The deeper trees along the river channel in the Proserpine River and other similar trees marking creeks throughout the dam are well worth exploring. Cranking deep diving lures into the trees and then floating them back up before twitching and cranking them down again can be deadly when the fish are home. There is plenty of water to explore, so if you’re able to side image a few barra on the sounder in your chosen area, this is a good start.
Humps inside the tree line which are close to drop offs are worth closer investigation. These can occasionally hold fish on top of them or close by in the deeper water along the drop off. These fish can be caught on soft plastics or by working soft and hard vibes in the area.
More fish will likely turn up in the basin of the lake. Try trolling deep divers around the thermocline for these fish. The clutter line on the sounder can move throughout the day from one end of the dam to the other, so adjust lure depths accordingly. Some of the better performers are the Poltergeist and Scorpion Crazy Deep.
The basin is a huge place to explore, so try working along the drop off to the old riverbed out from the dam wall and follow it back towards the tree line. If possible, spot barra on the sounder and work the better shows. Decent bait balls are always worth closer investigation, as dense bait schools will often have barra near them. If tighter concentrations of barra are located, casting big plastics or soft vibes can get the bites.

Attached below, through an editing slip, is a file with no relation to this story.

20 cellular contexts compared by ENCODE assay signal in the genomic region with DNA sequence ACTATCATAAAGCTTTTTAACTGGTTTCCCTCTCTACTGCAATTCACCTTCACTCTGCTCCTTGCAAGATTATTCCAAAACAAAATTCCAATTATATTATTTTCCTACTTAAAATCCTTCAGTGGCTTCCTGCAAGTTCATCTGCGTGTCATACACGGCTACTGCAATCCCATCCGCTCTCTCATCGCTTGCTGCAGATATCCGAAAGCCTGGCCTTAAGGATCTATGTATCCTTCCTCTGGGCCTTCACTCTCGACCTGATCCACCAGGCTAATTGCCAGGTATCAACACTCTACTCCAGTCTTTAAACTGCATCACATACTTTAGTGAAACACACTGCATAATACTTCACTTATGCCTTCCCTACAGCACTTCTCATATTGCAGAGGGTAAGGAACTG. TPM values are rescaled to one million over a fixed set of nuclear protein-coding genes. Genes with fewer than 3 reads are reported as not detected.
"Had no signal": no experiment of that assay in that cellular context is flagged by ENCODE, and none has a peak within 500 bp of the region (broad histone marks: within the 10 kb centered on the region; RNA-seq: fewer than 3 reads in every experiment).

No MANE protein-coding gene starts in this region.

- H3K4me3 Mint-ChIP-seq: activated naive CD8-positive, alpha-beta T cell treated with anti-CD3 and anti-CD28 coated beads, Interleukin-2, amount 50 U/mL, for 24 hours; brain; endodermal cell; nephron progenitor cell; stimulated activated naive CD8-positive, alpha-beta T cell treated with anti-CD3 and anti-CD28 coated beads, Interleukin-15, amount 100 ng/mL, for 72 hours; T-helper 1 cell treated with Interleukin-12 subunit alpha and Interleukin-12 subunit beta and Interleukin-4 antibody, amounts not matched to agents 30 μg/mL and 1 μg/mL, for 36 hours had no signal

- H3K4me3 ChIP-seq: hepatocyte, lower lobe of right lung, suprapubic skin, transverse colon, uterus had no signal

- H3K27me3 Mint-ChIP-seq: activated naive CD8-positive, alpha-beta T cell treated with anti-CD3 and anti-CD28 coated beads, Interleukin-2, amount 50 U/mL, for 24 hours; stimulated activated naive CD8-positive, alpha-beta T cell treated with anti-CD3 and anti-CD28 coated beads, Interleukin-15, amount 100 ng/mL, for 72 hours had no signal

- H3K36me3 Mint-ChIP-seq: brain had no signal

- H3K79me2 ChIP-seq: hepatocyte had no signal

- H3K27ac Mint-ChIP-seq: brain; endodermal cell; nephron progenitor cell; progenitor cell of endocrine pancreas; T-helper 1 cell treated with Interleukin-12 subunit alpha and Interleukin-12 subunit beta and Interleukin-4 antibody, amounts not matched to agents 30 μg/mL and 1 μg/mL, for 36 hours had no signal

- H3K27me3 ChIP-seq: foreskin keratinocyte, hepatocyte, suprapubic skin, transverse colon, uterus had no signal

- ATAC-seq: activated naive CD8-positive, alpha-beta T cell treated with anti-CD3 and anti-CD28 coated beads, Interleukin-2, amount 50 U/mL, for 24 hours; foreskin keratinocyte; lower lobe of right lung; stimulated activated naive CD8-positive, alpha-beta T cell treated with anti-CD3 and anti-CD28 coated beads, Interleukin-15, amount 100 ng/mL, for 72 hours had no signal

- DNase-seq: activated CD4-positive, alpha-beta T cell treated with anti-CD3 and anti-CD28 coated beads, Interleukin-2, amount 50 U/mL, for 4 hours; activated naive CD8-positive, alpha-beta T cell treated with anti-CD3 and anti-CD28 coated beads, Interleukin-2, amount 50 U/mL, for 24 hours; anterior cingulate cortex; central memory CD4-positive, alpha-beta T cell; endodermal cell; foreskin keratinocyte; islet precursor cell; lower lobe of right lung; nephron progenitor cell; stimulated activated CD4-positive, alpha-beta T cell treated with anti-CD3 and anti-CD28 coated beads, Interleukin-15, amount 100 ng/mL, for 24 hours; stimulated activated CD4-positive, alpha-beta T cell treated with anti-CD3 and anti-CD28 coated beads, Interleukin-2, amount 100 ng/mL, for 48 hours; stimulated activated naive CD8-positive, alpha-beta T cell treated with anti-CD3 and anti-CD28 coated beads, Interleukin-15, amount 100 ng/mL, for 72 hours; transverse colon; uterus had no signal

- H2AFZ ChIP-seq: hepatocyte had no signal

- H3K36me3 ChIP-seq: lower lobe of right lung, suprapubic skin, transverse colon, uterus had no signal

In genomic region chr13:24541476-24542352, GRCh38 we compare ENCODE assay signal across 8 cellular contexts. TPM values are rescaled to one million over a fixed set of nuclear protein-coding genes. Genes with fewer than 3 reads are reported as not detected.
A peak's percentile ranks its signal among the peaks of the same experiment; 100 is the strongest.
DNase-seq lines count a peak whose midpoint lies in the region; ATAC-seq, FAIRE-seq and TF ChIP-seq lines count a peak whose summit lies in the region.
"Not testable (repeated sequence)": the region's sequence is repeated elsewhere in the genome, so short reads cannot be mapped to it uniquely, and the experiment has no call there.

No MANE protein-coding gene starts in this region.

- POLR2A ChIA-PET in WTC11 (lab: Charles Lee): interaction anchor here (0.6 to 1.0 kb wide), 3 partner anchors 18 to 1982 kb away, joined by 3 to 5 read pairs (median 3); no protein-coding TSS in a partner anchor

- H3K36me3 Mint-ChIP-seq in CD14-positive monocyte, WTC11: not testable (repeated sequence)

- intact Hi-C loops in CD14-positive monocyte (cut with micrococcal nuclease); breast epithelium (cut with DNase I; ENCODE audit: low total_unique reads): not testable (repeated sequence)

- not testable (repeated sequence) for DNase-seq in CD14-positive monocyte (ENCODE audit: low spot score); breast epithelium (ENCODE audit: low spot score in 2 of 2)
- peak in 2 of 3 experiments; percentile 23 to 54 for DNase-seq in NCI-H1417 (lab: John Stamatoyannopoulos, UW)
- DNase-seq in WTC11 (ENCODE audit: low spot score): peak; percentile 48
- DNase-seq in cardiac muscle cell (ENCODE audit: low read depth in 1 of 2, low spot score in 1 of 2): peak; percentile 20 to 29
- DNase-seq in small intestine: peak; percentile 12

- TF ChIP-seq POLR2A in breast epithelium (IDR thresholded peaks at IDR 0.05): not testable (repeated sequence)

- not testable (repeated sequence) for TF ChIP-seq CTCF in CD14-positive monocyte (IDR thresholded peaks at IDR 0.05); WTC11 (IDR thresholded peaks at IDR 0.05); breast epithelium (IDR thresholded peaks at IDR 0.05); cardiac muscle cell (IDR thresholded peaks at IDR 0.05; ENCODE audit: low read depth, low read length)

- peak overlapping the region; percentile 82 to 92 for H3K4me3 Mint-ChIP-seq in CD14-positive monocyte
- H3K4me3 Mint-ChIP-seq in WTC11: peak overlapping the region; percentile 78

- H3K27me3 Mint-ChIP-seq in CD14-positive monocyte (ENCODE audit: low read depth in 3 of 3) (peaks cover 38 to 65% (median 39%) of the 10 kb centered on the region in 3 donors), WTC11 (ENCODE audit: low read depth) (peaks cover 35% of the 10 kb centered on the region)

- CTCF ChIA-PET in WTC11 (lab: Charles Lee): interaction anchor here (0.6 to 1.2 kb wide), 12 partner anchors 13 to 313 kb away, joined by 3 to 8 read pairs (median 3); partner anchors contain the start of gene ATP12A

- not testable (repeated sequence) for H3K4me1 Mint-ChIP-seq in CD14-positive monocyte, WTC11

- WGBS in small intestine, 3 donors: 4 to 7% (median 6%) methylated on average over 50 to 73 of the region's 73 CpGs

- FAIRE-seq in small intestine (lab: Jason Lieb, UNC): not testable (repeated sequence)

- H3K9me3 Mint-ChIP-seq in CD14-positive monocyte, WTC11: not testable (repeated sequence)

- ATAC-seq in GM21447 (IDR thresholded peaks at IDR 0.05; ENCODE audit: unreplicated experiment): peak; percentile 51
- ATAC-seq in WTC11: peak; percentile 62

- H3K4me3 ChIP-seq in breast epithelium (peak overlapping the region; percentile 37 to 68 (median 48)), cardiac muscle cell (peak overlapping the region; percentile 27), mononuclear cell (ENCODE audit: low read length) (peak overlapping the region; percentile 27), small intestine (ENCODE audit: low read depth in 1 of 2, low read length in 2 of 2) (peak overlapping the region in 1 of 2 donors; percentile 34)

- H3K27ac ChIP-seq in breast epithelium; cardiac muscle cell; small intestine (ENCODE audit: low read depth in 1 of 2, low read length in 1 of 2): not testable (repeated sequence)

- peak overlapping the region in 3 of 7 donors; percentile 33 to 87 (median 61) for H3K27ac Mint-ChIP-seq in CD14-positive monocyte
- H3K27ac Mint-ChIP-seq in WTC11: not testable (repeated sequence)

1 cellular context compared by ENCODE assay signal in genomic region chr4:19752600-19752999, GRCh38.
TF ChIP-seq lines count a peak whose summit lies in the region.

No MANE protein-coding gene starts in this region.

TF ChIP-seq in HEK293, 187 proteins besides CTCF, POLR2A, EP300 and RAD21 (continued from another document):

Night fishers will be able to score fish by tossing plastics around the main weed points in the dam. The weed has been slow to establish this year, so keep an eye out for any healthier patches. The points inside the timber and Faust Point are worth closer investigation.
Faust Point fished best in closer to the point last month with fish coming from under 2m of water. With warmer water temperatures now, it will be worth looking out wider on the point, especially where any of the gullies run into it. The point was hard to see last month, because the weed hadn’t reached the surface. Take care when cruising over the top of it, as it’s only a metre deep in places and extends well out into the dam.
For all your fishing supplies or a guided trip on the lake, call Lindsay or Dane at Barra World on (07) 4945 4641. The store has just ordered in heaps of new tackle and will stock a bigger range of gear from this month. Barra World is right on the highway in Proserpine and specializes in barra fishing tackle as well as catering to the needs of anglers fishing the nearby estuaries and offshore.Reads: 2190